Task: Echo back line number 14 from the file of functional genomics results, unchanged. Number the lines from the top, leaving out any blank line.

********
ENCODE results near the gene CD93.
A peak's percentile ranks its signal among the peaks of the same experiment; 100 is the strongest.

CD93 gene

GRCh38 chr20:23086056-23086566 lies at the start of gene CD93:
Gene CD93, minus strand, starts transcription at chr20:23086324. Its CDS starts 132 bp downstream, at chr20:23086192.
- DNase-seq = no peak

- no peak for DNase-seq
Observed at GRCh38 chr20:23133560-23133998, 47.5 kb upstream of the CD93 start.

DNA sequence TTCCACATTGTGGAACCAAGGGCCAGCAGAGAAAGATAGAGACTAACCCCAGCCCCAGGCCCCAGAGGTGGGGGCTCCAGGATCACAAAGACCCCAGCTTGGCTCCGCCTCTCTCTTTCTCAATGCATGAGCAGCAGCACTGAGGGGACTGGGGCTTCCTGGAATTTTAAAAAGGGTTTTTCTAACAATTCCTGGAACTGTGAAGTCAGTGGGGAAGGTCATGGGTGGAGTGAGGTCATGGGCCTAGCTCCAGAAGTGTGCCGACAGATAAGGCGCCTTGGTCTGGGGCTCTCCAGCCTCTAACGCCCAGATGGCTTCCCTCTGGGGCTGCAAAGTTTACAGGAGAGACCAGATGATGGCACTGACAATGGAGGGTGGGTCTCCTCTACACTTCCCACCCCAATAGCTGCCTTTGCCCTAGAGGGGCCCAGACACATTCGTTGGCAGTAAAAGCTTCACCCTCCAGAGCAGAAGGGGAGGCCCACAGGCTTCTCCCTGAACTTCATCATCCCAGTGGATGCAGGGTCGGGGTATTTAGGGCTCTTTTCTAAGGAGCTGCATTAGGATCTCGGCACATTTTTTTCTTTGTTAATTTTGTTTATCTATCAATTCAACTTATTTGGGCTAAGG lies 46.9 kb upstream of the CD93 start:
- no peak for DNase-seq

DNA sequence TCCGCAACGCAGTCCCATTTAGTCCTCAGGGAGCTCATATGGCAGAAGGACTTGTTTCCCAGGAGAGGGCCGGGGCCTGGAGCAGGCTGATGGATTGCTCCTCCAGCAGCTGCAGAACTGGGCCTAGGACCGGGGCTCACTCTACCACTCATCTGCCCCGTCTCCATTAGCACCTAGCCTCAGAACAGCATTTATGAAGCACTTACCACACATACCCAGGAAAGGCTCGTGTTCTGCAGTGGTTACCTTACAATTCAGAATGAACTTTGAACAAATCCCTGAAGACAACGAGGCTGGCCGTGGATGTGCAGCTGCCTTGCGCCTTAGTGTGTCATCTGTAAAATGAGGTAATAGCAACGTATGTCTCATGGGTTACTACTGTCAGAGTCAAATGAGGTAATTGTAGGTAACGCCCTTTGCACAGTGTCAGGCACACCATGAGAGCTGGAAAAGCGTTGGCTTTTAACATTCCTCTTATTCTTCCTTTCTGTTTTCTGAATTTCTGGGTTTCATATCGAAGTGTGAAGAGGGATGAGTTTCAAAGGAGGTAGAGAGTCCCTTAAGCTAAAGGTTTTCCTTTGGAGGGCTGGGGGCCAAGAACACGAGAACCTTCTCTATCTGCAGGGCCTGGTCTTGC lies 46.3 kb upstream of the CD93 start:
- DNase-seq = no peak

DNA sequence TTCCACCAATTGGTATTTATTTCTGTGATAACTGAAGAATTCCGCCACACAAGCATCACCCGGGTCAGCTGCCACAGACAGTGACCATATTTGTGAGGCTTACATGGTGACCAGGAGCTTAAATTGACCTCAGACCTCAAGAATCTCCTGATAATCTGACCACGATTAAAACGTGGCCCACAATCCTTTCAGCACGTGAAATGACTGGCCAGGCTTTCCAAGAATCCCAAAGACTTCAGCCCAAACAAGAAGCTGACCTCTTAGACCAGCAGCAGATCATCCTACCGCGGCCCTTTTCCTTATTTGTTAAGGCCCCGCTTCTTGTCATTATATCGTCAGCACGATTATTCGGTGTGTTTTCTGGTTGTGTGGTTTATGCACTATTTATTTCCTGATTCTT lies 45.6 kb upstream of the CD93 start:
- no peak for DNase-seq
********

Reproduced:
- no peak for DNase-seq